Naureen Aqueel

Thesis: How the global press is framing “Extremism” and its variants

Posted on: February 8, 2010

A cross-national analysis of 108 non-news articles from nine newspapers across the world

Abstract

Extremism, fundamentalism, terrorism and other related terms are at the heart of global media discourse since the past few years. The press has been fundamental in shaping our attitudes and perceptions regarding these issues by effectively defining and redefining these concepts for us. This research attempts to explore how the global press is defining and framing extremism and its variants by using a quantitative and qualitative analysis of texts of 108 non-news articles picked up from nine newspapers across the world. Findings revealed that a variety of loaded terminologies were being used to define extremism and its opposing concepts and that media definitions were often influenced by dominant political discourse. Extremism was found to be talked about majority of the time in relation to Islam and Muslims. A growing trend of associating extremism to religious adherence, symbols and education was also found. Western newspapers from the U.S. and U.K were often found to associate extremism to being anti-West and moderation to being pro-West and had among the highest instances of association of extremism to Islam.

Introduction

The media play a fundamental role in educating audiences about various social realities. The question of how the media mediate between the external objective reality and our perception of social reality has been one of the major themes of Mass Communication research. There has been particular interest in the ‘reality definition’ function of the press. The press has been instrumental in educating readers, creating awareness about issues, defining our perceptions of reality and changing attitudes.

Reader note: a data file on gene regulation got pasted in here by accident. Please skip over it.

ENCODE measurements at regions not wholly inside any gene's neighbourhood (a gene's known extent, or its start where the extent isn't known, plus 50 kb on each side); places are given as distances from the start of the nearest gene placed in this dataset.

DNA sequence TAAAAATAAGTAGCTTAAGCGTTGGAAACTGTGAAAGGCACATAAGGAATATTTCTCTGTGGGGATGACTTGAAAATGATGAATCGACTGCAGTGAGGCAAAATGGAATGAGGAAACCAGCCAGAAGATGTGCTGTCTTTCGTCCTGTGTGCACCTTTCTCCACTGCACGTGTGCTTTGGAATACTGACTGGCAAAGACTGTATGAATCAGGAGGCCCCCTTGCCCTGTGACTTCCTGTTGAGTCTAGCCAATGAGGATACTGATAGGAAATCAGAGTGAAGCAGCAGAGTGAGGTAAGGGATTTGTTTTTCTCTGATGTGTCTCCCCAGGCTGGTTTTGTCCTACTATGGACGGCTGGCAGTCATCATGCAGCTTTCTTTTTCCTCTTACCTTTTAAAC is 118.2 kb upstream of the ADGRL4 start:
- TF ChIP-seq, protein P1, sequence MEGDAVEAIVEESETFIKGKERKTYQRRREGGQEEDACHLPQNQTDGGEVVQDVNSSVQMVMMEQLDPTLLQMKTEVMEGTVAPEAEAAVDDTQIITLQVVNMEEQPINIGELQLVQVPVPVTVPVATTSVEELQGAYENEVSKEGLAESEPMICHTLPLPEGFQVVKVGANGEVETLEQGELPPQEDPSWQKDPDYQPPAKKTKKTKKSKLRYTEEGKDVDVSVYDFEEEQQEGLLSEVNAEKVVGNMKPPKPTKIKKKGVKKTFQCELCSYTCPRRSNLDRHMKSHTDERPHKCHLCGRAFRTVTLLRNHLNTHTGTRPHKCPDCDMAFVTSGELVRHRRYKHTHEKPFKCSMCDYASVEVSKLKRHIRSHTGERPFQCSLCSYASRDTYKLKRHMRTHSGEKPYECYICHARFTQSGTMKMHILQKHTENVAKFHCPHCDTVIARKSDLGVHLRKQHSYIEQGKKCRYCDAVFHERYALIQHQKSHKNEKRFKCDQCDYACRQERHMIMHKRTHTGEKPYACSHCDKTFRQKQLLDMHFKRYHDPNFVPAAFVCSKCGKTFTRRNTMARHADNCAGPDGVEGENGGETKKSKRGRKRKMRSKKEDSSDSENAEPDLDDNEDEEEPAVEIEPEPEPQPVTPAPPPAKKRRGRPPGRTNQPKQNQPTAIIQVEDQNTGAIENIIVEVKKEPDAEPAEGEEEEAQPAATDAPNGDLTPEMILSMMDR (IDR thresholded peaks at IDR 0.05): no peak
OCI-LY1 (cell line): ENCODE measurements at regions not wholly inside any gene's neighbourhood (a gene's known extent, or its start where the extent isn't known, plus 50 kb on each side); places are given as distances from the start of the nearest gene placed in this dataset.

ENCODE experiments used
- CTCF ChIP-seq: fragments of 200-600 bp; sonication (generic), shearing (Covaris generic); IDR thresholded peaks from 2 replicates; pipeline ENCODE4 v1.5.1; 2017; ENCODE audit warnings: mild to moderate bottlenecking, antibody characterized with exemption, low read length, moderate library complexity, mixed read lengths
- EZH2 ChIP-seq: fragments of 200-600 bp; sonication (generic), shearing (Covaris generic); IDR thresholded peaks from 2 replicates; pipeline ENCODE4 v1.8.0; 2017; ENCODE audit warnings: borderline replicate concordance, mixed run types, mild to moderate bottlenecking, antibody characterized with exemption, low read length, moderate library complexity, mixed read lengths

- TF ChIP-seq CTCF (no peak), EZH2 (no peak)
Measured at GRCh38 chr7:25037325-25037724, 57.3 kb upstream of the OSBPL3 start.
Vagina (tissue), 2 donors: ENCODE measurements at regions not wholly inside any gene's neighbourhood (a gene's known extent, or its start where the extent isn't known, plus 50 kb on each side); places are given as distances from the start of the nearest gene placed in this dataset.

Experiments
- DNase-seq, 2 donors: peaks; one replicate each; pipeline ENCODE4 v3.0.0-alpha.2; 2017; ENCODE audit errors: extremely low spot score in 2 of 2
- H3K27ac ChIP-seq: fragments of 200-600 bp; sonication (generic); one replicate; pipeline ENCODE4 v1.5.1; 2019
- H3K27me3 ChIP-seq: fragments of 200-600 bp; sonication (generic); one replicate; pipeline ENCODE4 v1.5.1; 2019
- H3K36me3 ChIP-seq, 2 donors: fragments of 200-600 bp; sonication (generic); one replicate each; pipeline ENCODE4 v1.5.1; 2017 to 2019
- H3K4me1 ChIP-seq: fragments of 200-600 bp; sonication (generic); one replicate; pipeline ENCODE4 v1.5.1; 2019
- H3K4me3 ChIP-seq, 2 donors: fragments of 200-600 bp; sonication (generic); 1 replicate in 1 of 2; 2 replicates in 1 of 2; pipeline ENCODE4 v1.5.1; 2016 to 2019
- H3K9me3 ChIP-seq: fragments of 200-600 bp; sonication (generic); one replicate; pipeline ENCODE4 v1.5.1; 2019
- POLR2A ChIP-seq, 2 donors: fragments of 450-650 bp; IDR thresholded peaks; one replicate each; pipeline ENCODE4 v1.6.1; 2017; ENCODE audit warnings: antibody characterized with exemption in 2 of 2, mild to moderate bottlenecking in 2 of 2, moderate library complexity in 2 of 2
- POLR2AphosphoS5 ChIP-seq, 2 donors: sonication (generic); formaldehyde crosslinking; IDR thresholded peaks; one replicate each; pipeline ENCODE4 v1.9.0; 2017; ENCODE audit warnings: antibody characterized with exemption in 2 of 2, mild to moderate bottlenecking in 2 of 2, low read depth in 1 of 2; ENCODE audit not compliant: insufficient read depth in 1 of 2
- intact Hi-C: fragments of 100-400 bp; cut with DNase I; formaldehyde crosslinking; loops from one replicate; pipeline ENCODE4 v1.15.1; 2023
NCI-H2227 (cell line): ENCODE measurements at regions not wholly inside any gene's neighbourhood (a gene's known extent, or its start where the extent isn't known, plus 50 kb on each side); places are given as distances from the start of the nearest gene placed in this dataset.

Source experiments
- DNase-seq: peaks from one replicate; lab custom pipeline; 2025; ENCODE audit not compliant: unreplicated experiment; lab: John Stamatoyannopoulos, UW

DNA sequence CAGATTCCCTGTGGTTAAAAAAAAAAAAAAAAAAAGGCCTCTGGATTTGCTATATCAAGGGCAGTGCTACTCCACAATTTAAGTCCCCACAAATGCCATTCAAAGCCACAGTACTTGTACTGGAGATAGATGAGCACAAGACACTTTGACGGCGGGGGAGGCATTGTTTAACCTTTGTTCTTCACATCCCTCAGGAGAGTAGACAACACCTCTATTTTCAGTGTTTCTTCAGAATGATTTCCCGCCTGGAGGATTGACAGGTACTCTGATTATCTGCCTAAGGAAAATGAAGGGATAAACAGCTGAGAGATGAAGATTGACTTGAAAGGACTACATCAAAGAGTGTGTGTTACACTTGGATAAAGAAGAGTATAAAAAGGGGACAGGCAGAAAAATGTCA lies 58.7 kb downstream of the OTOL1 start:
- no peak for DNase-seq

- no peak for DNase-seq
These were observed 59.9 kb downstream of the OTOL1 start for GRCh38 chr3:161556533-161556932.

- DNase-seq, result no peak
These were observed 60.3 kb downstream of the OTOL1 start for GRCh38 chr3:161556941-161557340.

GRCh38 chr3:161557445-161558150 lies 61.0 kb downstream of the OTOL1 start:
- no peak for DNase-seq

The role of language in reporting and discussing particular topics is also one of importance in media studies. How the use of terminologies and language in the media is in accordance with dominant political discourse in society and how this subsequently shapes media portrayals and definitions is another important aspect of this debate.

Of late, there has been a lot of focus on topics like extremism, moderation and terrorism in the media. The press has been at the centre of shaping our perceptions and attitudes regarding these issues. The media not only report incidents of terrorism and militancy, they have also come to define these concepts for us.

The purpose of this research is to examine how the global press is defining extremism and its various linguistic variations. The sample comprised a collection of 108 non-news articles (including columns and editorials) picked from 9 publications across different countries from different regions of the world. 12 write-ups were selected from each newspaper on the basis of a convenience sample with the criteria of selecting articles using one or more of a variety of terminologies relating to extremism.

The newspapers were selected on the basis of circulation figures as well as off-record hegemony. A further limitation that emerged in determining selection was the condition that the newspaper that was to be used had to have a website and subsequently, an online archive providing free access to the ‘Comment’ or ‘Opinion’ section of that publication for the period of time covered in the study. The comparative cross-national analysis allows for a study of differing perceptions and concept frames in different countries and different contexts. The study uses a combination of quantitative and qualitative analysis of the media texts selected in the sample.

Extremism, fundamentalism, radicalism, fanaticism, terrorism etc are elusive terms and it is difficult to attach one single meaning to them. We know that one man’s terrorist is another man’s freedom fighter and we have also seen that yesterday’s terrorists can be today’s statesmen.